Rainy Day Feminism
So, it's been raining for something like 16 hours straight. I drove R to work so that he didn't have to walk for 30-40 minutes through the mist and fog--not to mention the sludge that is every unpaved area of Iowa City at the moment. I got up at 5:45 and made him scrambled eggs and packed his lunch of leftover spicy spaghetti and meatballs (and surprise ginger snaps via my mother's Easter package). How domestic, you might say. You're right, I might reply.
This is something that I have noticed about myself. Despite the fact that I identify as a feminist--my favorite authors are Virginia Woolf and Simone de Beauvoir, for heaven's sake!--I have a strange proclivity towards the domestic. I like to pull on a vintage apron and bake banana bread. I like to pack R's lunch and leave a little Post-It note on the container that holds his cookies. I like to put away the groceries. In the words of Joni Mitchell: "I want to knit you a sweater, I want to write you a love letter, I want to make you feel better." I might be toting a book about "the political grammar of feminist theory," but I still pause my reading to ask R what kind of dessert he would like when I take a break to bake this weekend.
What strikes me as having been unfair to women in the past was the fact that they were expected (forced?) to cook and clean and be of assistance to the men in their families. They did not have the option to pursue academic (or other) careers. Today I feel that we will sometimes judge our peers who opt to be housewives, or stay-at-home mothers, as if it is a cop-out of some kind. But what is wonderful is that these women choose to do this. Is is their choice.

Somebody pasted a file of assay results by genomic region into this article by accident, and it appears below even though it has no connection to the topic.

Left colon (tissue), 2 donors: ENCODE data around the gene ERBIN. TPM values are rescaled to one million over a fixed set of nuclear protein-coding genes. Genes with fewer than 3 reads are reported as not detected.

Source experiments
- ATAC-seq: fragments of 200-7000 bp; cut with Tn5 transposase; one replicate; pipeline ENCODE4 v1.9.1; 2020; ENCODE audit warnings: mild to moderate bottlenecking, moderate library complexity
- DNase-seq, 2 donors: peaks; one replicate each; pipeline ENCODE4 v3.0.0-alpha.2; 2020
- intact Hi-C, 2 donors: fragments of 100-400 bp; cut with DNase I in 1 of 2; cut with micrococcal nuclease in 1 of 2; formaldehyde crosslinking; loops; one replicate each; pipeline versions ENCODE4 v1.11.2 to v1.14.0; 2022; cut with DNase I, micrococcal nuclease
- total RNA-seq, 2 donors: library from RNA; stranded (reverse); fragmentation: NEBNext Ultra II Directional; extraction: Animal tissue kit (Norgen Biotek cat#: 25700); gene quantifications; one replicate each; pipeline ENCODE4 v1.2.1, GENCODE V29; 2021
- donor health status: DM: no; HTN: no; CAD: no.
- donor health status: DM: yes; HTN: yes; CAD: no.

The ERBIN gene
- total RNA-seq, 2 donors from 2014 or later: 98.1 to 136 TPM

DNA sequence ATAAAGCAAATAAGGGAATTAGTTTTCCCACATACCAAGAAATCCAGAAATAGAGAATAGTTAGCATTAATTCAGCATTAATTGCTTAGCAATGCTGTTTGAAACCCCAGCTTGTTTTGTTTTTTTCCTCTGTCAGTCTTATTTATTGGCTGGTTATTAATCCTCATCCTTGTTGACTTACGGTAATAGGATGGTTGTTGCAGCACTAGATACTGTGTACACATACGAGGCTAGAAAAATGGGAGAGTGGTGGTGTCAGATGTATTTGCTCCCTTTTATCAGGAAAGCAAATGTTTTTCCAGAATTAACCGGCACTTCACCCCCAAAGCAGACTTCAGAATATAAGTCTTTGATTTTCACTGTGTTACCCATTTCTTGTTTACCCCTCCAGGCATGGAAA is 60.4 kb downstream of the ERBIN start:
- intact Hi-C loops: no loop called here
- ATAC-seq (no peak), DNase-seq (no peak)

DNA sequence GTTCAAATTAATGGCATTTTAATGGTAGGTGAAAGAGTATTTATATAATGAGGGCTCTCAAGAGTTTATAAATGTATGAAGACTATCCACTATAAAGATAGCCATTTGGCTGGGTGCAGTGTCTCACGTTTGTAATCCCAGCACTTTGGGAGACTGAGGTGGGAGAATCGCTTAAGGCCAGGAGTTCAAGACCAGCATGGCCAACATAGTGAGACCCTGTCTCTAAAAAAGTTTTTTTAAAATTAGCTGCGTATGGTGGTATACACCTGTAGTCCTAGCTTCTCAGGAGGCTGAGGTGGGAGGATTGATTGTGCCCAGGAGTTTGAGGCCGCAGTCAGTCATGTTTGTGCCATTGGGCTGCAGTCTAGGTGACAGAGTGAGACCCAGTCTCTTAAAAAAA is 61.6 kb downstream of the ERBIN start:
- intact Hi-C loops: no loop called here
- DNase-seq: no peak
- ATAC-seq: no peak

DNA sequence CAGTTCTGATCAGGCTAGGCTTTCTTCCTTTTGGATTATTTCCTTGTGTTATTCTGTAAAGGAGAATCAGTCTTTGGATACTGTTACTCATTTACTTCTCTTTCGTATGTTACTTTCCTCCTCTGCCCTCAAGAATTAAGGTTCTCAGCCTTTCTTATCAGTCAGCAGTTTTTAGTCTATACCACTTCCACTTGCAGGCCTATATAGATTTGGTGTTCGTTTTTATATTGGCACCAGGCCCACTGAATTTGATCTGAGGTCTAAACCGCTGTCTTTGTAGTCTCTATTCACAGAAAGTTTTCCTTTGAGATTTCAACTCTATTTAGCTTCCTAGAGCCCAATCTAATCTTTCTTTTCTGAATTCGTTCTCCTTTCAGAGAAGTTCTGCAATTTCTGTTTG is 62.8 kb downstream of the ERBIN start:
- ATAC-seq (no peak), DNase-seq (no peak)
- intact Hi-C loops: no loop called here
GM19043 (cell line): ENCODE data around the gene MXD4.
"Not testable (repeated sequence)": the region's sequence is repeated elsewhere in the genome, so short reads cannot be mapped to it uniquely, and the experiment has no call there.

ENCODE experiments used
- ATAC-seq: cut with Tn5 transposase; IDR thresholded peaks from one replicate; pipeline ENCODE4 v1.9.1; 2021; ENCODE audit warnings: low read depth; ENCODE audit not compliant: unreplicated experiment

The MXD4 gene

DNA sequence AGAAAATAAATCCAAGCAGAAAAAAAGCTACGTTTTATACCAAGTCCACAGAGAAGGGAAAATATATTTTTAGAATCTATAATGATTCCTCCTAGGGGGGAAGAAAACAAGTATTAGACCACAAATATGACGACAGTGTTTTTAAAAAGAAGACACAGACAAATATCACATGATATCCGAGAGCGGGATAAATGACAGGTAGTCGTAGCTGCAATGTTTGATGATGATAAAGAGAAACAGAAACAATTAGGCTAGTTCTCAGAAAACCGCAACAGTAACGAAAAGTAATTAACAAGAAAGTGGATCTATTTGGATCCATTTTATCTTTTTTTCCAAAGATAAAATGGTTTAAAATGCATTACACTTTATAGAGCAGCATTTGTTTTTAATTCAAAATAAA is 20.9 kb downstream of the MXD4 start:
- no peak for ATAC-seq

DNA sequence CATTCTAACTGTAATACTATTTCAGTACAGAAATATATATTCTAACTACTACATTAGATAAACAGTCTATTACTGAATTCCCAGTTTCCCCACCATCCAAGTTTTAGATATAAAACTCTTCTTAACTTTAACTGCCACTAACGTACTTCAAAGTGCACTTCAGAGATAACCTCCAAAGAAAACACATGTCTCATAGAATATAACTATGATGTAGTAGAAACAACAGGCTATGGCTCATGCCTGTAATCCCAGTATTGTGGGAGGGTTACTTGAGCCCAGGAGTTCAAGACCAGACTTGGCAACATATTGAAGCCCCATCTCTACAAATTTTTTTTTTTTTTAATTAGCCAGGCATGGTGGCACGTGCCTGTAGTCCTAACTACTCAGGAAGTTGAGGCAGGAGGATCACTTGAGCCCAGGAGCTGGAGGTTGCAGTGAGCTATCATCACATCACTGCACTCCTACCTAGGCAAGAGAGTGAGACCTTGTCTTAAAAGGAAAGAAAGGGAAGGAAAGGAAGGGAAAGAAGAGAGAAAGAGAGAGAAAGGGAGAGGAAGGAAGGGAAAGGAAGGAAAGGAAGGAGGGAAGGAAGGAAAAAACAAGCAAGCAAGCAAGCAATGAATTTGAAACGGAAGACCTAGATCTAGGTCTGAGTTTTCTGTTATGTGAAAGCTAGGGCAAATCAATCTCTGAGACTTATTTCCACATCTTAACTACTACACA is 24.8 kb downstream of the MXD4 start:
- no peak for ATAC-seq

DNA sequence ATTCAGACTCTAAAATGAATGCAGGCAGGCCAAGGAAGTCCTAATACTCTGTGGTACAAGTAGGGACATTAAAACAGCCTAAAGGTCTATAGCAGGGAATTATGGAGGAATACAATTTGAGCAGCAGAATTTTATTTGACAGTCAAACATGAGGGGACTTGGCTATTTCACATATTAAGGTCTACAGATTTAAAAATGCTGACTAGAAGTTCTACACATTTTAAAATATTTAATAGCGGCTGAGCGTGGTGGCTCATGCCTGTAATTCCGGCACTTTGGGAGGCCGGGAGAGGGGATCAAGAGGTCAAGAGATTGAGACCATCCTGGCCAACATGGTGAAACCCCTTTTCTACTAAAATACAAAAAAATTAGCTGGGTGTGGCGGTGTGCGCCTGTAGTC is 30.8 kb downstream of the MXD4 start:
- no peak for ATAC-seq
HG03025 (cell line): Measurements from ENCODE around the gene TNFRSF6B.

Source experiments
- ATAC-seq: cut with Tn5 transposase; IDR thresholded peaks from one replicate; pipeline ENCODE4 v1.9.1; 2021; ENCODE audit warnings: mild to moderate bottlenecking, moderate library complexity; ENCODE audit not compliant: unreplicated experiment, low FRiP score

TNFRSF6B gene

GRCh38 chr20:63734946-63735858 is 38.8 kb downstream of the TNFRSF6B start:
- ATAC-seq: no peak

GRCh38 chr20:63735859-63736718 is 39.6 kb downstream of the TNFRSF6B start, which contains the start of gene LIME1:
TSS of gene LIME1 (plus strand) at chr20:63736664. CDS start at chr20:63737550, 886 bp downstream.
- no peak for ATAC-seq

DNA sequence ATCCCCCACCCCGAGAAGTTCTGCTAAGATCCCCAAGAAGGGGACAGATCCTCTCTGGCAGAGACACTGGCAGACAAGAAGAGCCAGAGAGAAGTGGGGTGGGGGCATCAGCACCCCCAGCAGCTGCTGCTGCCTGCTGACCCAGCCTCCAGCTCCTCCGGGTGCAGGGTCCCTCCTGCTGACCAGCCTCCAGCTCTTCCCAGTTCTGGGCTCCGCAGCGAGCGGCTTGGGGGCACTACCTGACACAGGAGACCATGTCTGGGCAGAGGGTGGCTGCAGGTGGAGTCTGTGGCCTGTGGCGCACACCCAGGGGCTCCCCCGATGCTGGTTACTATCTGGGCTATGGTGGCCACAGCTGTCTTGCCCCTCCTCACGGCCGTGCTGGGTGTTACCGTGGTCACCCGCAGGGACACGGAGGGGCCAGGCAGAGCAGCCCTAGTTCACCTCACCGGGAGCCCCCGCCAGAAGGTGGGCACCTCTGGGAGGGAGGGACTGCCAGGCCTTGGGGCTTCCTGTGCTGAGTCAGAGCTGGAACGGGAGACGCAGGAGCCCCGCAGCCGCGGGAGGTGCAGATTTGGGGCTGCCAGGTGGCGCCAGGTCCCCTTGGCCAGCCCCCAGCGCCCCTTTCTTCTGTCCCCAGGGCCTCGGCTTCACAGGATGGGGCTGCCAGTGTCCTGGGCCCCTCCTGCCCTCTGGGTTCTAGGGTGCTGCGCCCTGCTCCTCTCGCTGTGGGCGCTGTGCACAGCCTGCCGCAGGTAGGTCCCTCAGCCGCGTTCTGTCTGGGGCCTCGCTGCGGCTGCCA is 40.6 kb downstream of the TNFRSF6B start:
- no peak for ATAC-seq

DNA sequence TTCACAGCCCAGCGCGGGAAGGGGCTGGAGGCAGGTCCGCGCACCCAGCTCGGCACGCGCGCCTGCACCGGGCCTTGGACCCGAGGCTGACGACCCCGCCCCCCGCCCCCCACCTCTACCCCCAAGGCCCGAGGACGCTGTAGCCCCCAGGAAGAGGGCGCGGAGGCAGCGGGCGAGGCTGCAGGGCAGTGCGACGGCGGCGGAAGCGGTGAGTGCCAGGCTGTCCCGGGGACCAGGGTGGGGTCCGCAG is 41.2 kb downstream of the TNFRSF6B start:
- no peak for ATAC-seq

My problem seems to be that I am in the process of choosing both. Here I am pursuing the highest bookworm degree possible, and as I am working on a paper about affect in Virginia Woolf I am thinking every now and then of what I should pick up at the grocery store for not only myself but R, too (who will berate me for shopping for him without his consent/money/company). I'm fantasizing about the possibility of baking chicken enchiladas next week with homemade salsa verde. I am part intellectual Lauren and part my Mexican grandma, who didn't even finish high school but got married instead. It's not so much a problem that I am torn between these two extremes so much as it is, well, challenging. It's term-paper season for crying out loud! I should be eating fast food and snacking on chips, not baking pie or cooking a well-balanced two-course meal. But I want to do both, and I am trying to do both, and I wonder if this just proves that I tend to challenge myself and that maybe I am a stronger woman than I thought?
Outfit Log: A Day Buried in Schoolwork
boots: old old Xmas gift
necklace: via my mum
Bicycle courtesy of R. Mine has been living outside of Java House through the rain and freak-snow for a couple of weeks now. I should go pick it up, actually...